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"If this country cannot be saved without giving up the principle of Liberty, I was about to say I would rather be assassinated on this spot than surrender it."

Prom Mr. Lincoln's Speech at Independence Hall, Philadelphia, Pebruary 21, 1861.

"I believe this Government cannot endure permanently half slave and half free."

Springfield, Illinois, June, 1818.

"I am exceedingly anxious that this Union, the Constitution, and the liberties of the people shall be perpetuated in accordance with the original idea for which the Revolu. tion was made."

Trenton, New Jersey, February 21, 1861.

"Having thus chosen our course, without guile and with pure purpose, let us renew our trust in God, and go forward without fear and with manly hearts."

Message, July 5, 1861. In giving freedom to the slaves, we assure freedom to the free; honorable alike in what we give and what we preserve."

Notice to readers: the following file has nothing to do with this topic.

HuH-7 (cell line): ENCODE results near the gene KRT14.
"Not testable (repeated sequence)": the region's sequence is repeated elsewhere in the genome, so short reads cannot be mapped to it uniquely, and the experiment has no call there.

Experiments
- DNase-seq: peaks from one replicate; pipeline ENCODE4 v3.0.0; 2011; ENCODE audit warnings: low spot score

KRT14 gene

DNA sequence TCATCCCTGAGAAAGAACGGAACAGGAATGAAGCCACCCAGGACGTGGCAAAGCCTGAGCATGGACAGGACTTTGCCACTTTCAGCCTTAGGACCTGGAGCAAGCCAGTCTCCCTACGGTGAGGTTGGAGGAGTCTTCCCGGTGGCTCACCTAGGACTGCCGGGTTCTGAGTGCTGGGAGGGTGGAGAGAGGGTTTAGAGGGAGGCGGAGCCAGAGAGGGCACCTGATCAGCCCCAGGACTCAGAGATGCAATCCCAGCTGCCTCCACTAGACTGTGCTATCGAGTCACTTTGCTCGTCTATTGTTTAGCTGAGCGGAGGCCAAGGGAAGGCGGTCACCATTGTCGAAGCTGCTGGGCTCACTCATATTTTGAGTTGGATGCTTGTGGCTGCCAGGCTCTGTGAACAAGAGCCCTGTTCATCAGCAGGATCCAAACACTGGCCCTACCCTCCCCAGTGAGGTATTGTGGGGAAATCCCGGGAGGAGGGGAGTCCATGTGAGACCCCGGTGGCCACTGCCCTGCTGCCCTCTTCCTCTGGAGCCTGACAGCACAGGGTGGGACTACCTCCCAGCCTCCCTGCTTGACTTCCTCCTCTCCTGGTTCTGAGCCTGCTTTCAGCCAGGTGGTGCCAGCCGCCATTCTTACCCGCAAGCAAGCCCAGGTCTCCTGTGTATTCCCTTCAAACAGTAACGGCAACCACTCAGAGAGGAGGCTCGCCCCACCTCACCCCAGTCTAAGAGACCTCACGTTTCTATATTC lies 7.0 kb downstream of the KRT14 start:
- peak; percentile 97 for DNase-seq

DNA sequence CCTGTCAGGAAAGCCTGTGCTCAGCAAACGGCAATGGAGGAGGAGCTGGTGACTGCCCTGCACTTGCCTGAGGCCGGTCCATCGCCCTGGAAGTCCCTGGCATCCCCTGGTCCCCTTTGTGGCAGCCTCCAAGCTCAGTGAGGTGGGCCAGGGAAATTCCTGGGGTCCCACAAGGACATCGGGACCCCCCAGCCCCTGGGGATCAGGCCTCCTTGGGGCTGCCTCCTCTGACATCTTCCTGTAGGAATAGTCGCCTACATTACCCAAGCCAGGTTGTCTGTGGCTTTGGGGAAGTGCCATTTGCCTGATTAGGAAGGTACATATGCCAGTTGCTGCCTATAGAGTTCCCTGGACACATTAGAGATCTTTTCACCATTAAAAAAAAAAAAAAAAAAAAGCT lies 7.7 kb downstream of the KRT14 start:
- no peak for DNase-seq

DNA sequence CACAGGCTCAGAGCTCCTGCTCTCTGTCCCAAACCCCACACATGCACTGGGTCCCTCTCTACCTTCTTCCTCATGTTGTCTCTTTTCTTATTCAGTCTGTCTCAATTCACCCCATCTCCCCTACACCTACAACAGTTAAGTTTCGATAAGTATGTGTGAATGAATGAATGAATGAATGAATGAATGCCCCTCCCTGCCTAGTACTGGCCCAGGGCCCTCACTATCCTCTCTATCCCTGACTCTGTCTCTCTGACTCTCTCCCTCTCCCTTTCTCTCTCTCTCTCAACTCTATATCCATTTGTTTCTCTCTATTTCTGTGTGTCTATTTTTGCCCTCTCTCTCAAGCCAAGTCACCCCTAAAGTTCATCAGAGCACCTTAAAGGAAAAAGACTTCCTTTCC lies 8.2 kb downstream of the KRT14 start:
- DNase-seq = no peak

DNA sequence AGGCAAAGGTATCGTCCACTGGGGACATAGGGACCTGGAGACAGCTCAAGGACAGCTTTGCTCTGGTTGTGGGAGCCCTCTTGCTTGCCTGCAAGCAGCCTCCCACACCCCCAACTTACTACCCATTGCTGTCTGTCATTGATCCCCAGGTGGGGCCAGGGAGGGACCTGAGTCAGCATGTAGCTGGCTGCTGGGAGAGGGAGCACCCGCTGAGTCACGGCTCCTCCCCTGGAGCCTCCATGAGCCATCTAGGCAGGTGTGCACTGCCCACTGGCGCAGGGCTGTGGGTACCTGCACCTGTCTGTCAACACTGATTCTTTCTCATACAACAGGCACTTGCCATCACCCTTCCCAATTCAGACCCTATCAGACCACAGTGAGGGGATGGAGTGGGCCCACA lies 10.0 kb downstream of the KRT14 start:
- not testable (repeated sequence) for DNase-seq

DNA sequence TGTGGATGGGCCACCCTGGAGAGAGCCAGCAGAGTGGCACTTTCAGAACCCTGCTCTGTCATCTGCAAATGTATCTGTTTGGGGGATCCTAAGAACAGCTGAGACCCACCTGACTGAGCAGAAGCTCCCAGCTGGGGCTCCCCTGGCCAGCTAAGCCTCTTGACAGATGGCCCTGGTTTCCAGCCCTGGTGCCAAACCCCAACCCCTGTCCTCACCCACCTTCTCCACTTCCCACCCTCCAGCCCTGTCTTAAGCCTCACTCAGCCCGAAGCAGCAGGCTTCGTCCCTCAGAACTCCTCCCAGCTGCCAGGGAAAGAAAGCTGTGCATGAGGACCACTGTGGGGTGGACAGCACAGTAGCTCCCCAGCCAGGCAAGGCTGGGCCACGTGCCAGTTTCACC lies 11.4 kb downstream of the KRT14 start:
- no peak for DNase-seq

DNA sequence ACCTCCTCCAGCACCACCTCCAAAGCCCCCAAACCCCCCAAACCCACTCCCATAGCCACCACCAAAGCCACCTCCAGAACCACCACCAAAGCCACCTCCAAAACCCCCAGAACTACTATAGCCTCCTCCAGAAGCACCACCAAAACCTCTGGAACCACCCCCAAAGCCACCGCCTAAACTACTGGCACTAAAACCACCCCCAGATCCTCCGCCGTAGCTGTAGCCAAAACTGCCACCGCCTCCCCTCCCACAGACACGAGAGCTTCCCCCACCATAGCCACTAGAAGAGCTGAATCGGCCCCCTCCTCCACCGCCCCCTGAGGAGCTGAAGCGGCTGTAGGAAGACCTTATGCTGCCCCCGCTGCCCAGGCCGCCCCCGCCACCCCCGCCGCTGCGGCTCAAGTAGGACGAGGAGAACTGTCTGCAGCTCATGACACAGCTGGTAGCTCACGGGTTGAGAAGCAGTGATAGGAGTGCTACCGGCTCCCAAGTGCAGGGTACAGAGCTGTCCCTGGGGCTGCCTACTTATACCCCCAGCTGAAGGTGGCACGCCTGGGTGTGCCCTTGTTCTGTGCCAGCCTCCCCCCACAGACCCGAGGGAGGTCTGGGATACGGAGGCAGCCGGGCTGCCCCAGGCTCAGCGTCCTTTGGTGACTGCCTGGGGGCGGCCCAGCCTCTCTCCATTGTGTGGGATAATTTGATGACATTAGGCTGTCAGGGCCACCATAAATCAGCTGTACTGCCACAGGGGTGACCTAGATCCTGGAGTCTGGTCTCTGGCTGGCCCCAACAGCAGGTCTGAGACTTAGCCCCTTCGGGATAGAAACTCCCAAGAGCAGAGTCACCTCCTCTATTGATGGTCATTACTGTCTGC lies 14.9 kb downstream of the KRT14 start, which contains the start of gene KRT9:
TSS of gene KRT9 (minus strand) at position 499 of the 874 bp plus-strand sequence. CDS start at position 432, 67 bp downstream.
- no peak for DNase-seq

Message, December 1, 1862.

" I hope peace will come soon, and come to stay; and so come as to be worth the keeping in all futute time."

Springfield Letter, August 22, 1863.

"The world will little note, nor long remember, what we say here ; but it can never forget what the brave men, living and dead, did here."

Speech at Gettysburg, November 19, 1863.

"I shall not attempt to retract or modify the Emancipation Proclamation, nor shall I return to slavery any person who is free by the terms of that proclamation, or by any of the Acts of Congress."

Amnesty Proclamation, December 8, 1863.

"I clairn not to have controlled events, but confess plainly that events have con. trolled me.

Letter to A. G. Hodges, April 4, 1864.

"With malice towards none, with charity for all, with firmness in the right, as God gives us to see the right, let us strive on to finish the work we are in."

Last Inaugural, March 4, 1865.

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